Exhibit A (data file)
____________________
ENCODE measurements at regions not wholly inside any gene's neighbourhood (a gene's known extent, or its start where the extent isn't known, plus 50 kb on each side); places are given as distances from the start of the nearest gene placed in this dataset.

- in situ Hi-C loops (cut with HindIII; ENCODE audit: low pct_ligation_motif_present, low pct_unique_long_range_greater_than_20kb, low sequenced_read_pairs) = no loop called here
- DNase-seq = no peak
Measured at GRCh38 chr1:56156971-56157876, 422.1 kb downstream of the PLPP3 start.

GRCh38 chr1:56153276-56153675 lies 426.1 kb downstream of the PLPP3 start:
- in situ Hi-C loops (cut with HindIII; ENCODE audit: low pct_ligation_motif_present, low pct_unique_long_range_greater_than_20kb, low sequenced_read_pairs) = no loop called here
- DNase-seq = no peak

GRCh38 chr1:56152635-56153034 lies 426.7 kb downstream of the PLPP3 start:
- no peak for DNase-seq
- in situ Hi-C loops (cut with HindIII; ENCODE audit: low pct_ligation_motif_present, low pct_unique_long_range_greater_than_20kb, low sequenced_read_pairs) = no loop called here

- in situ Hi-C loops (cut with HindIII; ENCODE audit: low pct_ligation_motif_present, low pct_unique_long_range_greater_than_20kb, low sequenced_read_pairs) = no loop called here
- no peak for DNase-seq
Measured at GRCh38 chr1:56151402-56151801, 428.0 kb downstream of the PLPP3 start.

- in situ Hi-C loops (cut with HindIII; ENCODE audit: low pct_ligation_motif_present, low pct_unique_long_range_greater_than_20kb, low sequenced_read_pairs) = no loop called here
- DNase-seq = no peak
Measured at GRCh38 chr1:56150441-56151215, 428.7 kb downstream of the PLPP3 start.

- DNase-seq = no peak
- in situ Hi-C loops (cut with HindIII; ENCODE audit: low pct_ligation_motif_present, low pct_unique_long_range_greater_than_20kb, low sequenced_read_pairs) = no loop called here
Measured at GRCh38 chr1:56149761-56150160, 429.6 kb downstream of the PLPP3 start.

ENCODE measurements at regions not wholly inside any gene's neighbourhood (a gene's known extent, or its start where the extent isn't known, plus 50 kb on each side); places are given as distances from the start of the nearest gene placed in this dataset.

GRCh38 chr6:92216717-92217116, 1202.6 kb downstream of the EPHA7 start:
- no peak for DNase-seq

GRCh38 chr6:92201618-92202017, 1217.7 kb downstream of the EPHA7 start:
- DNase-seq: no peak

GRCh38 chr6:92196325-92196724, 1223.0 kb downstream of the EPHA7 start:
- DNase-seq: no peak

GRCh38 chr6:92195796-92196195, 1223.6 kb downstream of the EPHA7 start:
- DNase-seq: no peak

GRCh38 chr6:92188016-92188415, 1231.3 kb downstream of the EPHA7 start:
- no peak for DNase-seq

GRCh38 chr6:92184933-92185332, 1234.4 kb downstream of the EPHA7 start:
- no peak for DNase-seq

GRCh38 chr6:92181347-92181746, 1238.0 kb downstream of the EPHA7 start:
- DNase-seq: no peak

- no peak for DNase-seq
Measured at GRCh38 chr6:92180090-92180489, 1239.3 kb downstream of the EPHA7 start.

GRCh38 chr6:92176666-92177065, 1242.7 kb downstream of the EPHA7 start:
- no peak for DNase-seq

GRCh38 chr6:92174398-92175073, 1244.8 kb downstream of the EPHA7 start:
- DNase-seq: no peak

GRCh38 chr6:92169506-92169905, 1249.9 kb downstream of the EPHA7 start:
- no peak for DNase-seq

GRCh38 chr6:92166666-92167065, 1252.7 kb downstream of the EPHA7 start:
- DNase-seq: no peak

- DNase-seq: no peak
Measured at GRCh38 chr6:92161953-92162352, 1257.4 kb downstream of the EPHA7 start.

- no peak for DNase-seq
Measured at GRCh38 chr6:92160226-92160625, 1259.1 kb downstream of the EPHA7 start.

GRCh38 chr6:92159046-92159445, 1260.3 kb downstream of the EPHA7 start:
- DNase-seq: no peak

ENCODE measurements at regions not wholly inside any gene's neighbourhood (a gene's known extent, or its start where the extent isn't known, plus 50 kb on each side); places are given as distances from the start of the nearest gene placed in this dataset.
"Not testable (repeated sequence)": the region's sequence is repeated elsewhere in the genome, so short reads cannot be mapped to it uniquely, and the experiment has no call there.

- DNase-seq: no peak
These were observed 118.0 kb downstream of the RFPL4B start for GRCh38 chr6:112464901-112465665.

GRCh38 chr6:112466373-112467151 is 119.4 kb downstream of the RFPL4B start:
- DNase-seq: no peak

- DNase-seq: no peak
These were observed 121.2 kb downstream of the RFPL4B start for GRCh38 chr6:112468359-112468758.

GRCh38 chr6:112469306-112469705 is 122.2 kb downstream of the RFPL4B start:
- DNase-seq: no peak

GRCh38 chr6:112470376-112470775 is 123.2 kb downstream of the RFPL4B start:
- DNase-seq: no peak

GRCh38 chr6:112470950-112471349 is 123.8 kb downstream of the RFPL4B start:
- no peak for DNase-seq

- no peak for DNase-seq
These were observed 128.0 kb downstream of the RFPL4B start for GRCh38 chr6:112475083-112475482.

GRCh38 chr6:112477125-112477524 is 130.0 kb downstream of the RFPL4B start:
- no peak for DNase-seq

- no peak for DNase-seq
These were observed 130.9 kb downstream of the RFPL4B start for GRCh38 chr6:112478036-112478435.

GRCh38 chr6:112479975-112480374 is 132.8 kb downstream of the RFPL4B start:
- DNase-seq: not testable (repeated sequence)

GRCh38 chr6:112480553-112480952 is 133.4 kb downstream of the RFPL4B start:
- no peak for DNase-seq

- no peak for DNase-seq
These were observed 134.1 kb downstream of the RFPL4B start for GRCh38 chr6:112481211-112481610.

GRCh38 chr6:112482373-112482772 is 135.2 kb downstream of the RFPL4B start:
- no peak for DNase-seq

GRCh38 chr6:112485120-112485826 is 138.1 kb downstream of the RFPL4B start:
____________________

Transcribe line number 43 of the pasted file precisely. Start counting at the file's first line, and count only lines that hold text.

GRCh38 chr6:92166666-92167065, 1252.7 kb downstream of the EPHA7 start: